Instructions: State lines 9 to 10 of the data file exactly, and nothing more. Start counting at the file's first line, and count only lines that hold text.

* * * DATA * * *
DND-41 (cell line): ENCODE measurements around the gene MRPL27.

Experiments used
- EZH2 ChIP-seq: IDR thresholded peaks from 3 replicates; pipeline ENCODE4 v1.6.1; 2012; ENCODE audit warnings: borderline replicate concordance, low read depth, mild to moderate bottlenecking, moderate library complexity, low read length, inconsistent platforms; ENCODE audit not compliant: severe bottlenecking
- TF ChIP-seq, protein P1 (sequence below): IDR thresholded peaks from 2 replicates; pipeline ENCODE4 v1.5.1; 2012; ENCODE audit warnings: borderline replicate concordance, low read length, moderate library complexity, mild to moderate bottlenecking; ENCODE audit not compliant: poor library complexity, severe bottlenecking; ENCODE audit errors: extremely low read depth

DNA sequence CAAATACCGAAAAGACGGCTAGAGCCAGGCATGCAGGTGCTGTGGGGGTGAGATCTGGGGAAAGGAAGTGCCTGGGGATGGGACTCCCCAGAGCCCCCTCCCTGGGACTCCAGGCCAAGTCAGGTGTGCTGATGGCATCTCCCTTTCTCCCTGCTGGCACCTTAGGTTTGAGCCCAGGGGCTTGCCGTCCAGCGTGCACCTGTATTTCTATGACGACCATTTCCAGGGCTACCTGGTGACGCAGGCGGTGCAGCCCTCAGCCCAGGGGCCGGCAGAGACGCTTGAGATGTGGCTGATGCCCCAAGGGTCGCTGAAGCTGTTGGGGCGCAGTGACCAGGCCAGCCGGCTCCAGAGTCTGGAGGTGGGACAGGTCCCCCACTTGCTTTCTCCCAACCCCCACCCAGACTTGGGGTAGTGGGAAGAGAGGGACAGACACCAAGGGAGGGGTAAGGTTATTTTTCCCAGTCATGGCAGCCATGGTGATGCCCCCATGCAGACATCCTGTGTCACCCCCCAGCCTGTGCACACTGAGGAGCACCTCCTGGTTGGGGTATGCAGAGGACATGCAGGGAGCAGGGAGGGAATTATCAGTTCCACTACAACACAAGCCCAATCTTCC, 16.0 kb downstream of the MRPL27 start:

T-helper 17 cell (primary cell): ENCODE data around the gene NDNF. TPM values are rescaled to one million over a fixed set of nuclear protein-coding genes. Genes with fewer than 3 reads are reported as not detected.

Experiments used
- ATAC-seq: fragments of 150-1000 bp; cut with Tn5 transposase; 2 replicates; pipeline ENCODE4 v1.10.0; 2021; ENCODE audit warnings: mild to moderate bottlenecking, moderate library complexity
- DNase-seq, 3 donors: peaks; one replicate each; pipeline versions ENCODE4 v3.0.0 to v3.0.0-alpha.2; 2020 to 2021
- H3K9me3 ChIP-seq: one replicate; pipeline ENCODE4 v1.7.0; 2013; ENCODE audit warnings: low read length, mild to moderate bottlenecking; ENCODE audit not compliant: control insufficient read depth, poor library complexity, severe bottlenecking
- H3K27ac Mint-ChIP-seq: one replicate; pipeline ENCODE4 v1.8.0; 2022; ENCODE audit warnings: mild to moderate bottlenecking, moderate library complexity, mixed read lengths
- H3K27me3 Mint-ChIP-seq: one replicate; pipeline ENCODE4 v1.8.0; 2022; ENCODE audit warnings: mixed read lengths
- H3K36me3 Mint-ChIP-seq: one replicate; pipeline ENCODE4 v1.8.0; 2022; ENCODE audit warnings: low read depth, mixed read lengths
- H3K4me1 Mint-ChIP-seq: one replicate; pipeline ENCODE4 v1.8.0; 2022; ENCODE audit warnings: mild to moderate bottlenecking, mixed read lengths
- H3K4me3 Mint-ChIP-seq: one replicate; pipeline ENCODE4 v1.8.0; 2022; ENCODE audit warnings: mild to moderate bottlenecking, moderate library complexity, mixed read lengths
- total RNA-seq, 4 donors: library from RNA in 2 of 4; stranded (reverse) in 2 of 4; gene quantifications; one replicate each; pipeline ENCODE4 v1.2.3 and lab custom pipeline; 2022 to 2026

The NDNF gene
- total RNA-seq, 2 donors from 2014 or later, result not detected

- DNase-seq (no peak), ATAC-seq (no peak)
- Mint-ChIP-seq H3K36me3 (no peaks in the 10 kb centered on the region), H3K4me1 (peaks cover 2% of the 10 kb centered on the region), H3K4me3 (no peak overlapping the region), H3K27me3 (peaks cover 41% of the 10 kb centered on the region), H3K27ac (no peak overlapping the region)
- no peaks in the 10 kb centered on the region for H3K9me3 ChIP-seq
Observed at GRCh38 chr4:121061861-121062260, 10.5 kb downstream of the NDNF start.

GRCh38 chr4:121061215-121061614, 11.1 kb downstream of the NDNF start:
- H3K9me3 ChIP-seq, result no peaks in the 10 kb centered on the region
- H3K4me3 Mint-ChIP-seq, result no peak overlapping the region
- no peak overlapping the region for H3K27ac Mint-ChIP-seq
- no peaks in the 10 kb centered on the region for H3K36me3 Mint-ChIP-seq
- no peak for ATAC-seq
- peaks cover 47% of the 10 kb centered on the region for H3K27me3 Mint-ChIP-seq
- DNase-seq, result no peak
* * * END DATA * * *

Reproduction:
- DNase-seq, 3 donors: peaks; one replicate each; pipeline versions ENCODE4 v3.0.0 to v3.0.0-alpha.2; 2020 to 2021
- H3K9me3 ChIP-seq: one replicate; pipeline ENCODE4 v1.7.0; 2013; ENCODE audit warnings: low read length, mild to moderate bottlenecking; ENCODE audit not compliant: control insufficient read depth, poor library complexity, severe bottlenecking